Infrastructure as code (IaC) is hard. Often, you need to set up infrastructure (nowadays usually with Terraform) and you start writing a code that fits your specific use case.
Normally, you’ll have limited time and will end up hardcoding all the default values, as well as one or two big files entailing your entire work. A lot of folks think something like; “I’ll just make it work now and figure out later how to improve it when I have some extra time to make it better”.
As time goes by, you get another task to do. By this time you’ve already forgotten what exactly you’ve done to “make it work now”. Or, someone else needs to dive into your code to understand what it does, so that the code can now fit both the previous and the new task at hand.
There’s also a huge terrifying fear of breaking the stuff that works just because you’re willing “to make it better”.
I’ve found myself walking that road many times, and I haven’t found a way to make Terraform a bit friendlier and easier to debug. Until I saw this blog post by Yevgeniy Birkman; “5 lessons learned from writing over 300,000 lines of infrastructure code”.
It has really opened my eyes to how to make Terraform more robust, cleaner, friendlier, and most importantly, how to gain the confidence you need to make the necessary changes or improvements.
I’d like now to share some of my own advice and experience on refactoring Terraform. The following is a recap for the slides you will find at the end of this article.
When working within a large TF file, one small mistake can break everything. It also makes Terraform much harder to debug, and there is a lack of convenience when you need to find the spot/section that you need to work on is very time-consuming. This pattern eventually leads to code duplication and slower development cycles.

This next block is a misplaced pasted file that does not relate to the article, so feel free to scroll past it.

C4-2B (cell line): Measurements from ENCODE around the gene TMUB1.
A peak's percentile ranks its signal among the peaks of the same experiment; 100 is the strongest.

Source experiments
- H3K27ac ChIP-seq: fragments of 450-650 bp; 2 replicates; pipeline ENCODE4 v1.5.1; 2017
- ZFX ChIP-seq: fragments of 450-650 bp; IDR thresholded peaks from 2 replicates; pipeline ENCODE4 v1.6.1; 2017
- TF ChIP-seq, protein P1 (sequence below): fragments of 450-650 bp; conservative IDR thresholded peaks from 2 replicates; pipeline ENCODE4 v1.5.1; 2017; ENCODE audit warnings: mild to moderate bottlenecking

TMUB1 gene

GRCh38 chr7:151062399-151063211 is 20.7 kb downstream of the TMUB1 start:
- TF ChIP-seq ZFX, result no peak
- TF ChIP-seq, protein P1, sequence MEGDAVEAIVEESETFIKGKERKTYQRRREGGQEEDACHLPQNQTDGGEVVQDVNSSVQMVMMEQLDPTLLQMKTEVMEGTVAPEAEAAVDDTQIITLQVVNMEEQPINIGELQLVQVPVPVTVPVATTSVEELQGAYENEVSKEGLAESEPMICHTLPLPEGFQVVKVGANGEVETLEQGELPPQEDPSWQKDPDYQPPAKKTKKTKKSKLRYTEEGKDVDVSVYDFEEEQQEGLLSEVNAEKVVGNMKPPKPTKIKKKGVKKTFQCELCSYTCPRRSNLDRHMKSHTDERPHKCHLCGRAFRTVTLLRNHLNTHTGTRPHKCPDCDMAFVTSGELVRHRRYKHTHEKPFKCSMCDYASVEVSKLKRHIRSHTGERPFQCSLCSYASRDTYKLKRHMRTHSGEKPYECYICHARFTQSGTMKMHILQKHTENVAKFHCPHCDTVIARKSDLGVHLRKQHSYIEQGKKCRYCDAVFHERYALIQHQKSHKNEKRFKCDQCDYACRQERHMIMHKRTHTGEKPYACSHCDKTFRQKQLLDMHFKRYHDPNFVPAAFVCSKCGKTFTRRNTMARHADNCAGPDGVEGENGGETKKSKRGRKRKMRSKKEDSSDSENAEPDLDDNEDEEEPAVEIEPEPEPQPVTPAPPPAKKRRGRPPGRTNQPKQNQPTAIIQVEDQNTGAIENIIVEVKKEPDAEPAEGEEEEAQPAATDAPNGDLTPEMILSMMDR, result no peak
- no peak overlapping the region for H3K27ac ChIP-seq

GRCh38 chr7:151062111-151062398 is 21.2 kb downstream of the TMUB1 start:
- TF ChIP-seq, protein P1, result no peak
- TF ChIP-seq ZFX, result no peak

10000ft View Approach
Being able to quickly find what you’re looking for during development or debugging a critical issue is paramount of working with Terraform.
The Terraform plan consolidates all files into one execution, and we can definitely use that to our advantage by creating smaller files with much better visibility. Normally, these smaller files would build up as a more reusable, and composable module.
The “300000 lines of infrastructure code” was a great starting point and I took it a step further by creating a scaffold that I use on every module. This scaffold provides better visibility and guidelines for developing a module.
There are no hard-coded values, each hard-coded value becomes a default variable, and every module attribute is a variable (some required, some are default). Every module should have the following structure:
The idea is to place elements where they belong. If the main .tf file is larger than 30 lines, break it into logical files i.e., ec2.tf, autoscaling.tf, etc.
A good practice is to have the ‘examples’ folder to be used for the development of the module and also serve as a usage example for future reference. When I start a new module, I use the following snippet to create that scaffold:
➜ export module_name="sample"
➜ mkdir -p $module_name/examples $module_name/test
➜ cd $module_name && touch \ main.tf \ versions.tf \ default-variables.tf \ required-variables.tf \ outputs.tf \ data.tf
3-Tier Modules Structure
Create and extend your own library of primitives building blocks (terraform-resources)
Then build services from these primitives blocks (terraform-services)
Deploy end-to-end environments from services (terraform-live-envs)
The goal is to isolate each (live) environment (dev, staging, production), then take each component in that environment and break it up into generic service modules. Break each generic service module into resource modules as you want each module to do just one thing, and be as decoupled as possible.
Let’s take a walk through the following example:
You have a deployed mySQL instance on Google Cloud SQL (terraform-live-envs) which is built on top of a generic service called “sql” which contains two modules resources (instance & user).
Refactoring Terraform code
Create a new bucket for the new Terraform state to be stored in. Then, rewrite your new code into the 3-Tiers modules (as illustrated above and detailed in the slides). Import each of the resources into your live-envs Terraform code.
Terraform will then show you the execution plan for the import operation:
 values that exist in the deployed version but not in your code will be marked with a minus sign for removal.
 values that do not exist in the deployed version but do exists in your code will be marked with a plus sign for addition.
Your goal should be to get to point when there is no change in the plan.